A new robotic tool could help rescue workers locate victims of disasters and other emergencies before venturing into collapsed buildings or other potentially dangerous places.
Developed by researchers at the University of Guadalajara in Mexico, the new robotic system enables small, rugged bots — designed for search-and-rescue missions — to distinguish between human bodies and other objects, such as piles of rubble. The system includes an onboard computer and a stereoscopic camera that can capture 3D images.
As the robot roams around a disaster site, it snaps pictures of its surroundings with the 3D camera and then sends those images to the computer. The computer, in turn, scans the images for patterns that might indicate the presence of a human body, using a specially created algorithm, the researchers said in a statement. [Super-Intelligent Machines: 7 Robotic Futures]
To distinguish between a human and a pile of bricks, the computer algorithm must first break down visual information into mathematical data. It does this using what's known as a descriptor system, which assigns numerical values to different parts of the 3D images. The numbers represent the different shapes, colors and densities of the objects in the picture.
All of this mathematical data is then merged together to create a second, much simpler, image. This image is passed through another algorithm, which detects whether the object that appears in the new image is a person or something else.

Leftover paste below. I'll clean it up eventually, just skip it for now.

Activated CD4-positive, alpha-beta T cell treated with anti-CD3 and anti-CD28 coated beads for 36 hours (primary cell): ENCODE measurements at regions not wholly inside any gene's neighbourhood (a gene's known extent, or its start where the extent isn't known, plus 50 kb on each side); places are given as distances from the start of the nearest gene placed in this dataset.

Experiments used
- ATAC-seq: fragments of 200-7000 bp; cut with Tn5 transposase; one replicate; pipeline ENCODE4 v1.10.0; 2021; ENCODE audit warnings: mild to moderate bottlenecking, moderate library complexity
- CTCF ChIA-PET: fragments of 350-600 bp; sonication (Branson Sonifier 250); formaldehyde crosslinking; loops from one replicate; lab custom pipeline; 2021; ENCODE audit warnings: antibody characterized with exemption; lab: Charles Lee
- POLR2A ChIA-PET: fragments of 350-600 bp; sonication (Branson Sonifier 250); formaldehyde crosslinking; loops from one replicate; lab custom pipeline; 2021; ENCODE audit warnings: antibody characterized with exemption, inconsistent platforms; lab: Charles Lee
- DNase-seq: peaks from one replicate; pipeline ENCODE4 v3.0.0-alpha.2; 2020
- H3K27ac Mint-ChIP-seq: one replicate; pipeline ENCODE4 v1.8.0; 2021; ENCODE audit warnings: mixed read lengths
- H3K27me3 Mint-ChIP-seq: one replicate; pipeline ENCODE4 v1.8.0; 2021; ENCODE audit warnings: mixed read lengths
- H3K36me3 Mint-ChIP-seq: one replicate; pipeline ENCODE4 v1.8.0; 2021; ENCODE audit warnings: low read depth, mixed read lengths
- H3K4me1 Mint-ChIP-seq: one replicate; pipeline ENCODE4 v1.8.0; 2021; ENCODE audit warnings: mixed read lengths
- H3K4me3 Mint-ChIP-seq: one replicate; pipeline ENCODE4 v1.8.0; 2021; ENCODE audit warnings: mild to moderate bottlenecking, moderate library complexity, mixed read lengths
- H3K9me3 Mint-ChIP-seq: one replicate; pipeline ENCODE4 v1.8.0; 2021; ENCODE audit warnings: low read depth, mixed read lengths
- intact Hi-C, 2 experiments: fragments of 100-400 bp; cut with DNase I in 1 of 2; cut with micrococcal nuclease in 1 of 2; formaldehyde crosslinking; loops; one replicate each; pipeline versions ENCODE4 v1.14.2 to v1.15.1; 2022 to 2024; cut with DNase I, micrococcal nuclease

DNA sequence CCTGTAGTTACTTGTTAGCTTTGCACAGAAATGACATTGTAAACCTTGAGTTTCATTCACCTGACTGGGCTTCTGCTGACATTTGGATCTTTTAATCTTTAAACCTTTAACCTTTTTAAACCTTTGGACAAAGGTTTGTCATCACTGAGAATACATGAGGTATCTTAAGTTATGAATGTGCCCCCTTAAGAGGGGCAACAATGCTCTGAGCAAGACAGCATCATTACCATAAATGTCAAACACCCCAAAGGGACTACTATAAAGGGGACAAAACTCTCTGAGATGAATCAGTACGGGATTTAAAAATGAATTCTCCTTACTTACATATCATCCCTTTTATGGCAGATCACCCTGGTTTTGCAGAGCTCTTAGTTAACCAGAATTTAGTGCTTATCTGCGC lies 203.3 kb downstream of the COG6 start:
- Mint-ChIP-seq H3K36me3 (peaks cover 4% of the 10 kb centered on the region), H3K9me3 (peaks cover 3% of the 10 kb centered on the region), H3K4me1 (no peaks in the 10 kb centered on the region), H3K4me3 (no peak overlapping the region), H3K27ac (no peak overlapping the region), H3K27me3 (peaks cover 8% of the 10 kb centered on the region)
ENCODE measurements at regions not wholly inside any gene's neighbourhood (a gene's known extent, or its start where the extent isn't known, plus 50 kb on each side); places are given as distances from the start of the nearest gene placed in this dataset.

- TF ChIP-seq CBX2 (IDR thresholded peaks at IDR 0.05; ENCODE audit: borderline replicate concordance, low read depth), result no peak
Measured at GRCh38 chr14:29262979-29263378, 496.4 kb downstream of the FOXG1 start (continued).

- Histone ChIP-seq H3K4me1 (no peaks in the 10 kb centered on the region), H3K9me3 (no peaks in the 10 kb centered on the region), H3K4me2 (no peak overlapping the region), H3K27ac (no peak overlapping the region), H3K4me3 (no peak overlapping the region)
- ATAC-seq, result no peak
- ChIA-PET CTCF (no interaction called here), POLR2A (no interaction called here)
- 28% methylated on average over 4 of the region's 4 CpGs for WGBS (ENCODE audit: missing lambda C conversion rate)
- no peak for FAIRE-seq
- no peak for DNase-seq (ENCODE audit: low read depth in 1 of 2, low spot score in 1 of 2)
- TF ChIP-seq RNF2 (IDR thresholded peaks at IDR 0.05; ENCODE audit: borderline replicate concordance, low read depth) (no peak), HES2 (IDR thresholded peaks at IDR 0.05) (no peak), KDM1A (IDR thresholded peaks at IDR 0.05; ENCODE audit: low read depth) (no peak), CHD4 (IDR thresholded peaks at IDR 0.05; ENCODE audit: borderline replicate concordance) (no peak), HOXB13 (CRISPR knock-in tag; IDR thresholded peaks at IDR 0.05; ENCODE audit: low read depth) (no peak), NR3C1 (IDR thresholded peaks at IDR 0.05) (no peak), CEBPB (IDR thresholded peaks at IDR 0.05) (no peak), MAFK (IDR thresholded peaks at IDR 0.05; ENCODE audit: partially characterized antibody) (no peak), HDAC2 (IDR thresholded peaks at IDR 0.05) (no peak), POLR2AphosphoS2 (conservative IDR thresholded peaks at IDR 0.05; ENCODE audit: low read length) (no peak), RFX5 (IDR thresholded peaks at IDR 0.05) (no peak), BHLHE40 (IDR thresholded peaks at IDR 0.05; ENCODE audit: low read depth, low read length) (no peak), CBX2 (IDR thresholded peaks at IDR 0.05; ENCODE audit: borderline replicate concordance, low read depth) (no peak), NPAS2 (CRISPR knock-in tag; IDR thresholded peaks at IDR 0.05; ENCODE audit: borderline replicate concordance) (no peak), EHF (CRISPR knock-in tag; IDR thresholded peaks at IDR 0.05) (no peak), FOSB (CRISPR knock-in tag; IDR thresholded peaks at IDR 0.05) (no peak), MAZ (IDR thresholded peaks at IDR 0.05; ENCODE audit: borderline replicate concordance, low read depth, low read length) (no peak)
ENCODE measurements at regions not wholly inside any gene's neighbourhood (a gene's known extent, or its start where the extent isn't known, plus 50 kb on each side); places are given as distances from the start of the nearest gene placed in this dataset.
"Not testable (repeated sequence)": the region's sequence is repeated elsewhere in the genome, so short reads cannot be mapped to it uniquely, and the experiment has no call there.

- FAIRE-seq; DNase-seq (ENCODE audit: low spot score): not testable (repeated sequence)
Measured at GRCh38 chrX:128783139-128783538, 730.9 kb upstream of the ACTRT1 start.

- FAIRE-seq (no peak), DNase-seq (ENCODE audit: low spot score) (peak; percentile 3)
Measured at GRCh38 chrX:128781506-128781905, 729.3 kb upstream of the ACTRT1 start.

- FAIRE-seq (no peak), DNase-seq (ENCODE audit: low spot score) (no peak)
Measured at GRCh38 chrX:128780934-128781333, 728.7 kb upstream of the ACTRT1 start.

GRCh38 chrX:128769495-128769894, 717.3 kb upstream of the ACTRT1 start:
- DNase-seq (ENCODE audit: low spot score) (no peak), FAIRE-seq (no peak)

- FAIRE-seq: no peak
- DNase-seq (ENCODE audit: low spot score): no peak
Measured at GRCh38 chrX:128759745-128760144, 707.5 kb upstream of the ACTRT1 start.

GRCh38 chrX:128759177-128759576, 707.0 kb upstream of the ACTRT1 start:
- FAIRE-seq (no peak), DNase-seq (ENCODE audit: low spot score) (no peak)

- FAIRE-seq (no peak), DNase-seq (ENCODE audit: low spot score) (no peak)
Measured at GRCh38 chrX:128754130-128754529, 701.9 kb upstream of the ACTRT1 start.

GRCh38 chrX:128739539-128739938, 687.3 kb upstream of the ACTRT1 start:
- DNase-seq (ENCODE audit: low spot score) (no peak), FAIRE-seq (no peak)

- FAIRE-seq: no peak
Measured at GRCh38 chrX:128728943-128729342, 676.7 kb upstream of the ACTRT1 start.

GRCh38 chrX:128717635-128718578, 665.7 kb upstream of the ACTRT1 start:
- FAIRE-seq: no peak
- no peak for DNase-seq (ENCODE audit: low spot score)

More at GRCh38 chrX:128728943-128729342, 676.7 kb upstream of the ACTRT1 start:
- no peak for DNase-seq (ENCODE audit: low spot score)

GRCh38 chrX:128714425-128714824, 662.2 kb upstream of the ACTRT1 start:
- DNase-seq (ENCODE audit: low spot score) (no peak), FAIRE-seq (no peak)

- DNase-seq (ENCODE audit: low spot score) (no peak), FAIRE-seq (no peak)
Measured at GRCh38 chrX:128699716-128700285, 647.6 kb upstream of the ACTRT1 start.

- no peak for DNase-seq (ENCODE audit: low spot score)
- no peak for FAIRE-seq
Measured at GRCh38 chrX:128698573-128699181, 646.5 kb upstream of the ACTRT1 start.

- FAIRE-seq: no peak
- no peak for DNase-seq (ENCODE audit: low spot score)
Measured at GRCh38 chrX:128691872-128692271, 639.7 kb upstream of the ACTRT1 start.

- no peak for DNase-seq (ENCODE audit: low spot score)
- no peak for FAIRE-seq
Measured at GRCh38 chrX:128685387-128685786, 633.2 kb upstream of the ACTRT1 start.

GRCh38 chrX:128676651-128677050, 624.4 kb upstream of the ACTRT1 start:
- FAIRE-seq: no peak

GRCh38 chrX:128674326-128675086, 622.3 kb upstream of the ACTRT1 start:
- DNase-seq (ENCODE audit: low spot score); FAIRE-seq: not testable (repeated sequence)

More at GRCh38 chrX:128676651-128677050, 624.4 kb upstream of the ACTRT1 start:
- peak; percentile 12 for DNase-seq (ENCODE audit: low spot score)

During tests, a robot was able to distinguish between a number of different human silhouettes, such as a person lying on his side or a person lying under a collapsed table. But the researchers are now working on getting the descriptor system to detect new silhouette patterns that could indicate the presence of human victims.
The goal is to get the robot to "think" for itself. In other words, the researchers want the robotic system to automatically detect new human shapes based on its previous experiences, in the same way that an intelligent being— like a person or a dog — might do so.
Currently, the researchers have the system installed on a robot, but they're now working on a new way to use an external computer to run the necessary algorithms. That way, a rescue worker on the outside of a collapsed building, for example, could send the robot inside to gather real-time information about people trapped inside.
Live Science newsletter
Stay up to date on the latest science news by signing up for our Essentials newsletter.
Elizabeth is a former Live Science associate editor and current director of audience development at the Chamber of Commerce. She graduated with a bachelor of arts degree from George Washington University. Elizabeth has traveled throughout the Americas, studying political systems and indigenous cultures and teaching English to students of all ages.